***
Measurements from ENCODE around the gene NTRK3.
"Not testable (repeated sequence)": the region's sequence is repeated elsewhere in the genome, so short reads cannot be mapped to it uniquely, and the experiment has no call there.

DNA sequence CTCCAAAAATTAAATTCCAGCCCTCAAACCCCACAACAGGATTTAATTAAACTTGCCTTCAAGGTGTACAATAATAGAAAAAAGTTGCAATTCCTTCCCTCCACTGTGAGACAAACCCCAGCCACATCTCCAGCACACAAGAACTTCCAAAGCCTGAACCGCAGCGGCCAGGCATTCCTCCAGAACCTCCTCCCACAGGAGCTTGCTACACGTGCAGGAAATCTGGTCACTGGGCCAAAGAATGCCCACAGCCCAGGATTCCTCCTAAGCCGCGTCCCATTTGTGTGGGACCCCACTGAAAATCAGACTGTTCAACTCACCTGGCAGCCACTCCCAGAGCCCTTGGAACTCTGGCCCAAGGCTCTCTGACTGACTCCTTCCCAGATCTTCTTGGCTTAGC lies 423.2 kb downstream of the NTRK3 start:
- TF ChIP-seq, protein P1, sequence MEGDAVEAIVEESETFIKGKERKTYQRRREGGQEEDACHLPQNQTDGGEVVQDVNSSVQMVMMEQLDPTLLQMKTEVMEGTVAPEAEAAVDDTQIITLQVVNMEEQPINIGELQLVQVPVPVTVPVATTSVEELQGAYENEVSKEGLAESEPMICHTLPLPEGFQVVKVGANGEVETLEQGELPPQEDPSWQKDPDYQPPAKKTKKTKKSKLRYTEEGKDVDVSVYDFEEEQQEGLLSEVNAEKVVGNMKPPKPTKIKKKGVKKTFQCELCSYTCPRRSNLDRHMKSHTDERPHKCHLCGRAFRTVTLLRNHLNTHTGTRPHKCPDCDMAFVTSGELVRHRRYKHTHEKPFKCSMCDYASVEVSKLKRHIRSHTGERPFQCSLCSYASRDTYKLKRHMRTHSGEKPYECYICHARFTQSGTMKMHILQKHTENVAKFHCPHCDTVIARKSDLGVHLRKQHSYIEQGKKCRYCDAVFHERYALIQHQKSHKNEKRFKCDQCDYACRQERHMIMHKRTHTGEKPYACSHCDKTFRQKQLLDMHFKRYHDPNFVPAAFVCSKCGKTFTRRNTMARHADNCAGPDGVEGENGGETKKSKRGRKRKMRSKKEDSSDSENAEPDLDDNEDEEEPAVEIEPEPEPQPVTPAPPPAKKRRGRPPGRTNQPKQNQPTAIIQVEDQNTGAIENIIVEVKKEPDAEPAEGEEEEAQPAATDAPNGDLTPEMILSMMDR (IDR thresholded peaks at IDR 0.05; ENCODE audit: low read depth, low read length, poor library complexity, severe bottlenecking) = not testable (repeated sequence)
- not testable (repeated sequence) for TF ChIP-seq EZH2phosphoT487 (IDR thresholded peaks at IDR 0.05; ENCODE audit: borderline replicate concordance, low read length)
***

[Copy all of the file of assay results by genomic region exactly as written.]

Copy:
Measurements from ENCODE around the gene NTRK3.
"Not testable (repeated sequence)": the region's sequence is repeated elsewhere in the genome, so short reads cannot be mapped to it uniquely, and the experiment has no call there.

DNA sequence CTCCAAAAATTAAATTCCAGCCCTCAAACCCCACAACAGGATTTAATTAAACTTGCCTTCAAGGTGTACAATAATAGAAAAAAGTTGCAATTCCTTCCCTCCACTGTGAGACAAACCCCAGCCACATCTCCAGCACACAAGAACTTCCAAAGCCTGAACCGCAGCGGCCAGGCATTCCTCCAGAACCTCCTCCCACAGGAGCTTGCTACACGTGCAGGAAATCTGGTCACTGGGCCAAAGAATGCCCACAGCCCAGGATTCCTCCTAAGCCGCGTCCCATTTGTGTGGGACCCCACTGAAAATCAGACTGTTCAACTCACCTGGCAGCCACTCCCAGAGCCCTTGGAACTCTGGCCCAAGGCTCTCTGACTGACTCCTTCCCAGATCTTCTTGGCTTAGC lies 423.2 kb downstream of the NTRK3 start:
- TF ChIP-seq, protein P1, sequence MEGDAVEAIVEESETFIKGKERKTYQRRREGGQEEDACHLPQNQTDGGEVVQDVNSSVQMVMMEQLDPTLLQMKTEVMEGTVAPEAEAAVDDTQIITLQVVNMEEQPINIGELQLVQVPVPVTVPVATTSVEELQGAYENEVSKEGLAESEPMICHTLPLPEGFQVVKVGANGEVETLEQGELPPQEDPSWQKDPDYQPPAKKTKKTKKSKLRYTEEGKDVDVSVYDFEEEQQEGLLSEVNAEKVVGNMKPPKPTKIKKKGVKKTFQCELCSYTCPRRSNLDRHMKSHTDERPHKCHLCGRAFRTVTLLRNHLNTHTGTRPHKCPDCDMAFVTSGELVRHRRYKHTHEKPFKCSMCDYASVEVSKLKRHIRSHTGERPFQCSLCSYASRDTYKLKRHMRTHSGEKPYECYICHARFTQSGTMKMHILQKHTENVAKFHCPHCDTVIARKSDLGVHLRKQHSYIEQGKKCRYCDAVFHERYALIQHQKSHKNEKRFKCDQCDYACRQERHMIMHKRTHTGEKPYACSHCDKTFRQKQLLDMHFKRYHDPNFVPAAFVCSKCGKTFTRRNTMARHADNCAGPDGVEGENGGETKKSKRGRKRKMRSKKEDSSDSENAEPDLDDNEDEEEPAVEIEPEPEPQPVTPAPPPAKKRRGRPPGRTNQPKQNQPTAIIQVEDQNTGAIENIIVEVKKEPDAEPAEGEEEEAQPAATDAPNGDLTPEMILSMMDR (IDR thresholded peaks at IDR 0.05; ENCODE audit: low read depth, low read length, poor library complexity, severe bottlenecking) = not testable (repeated sequence)
- not testable (repeated sequence) for TF ChIP-seq EZH2phosphoT487 (IDR thresholded peaks at IDR 0.05; ENCODE audit: borderline replicate concordance, low read length)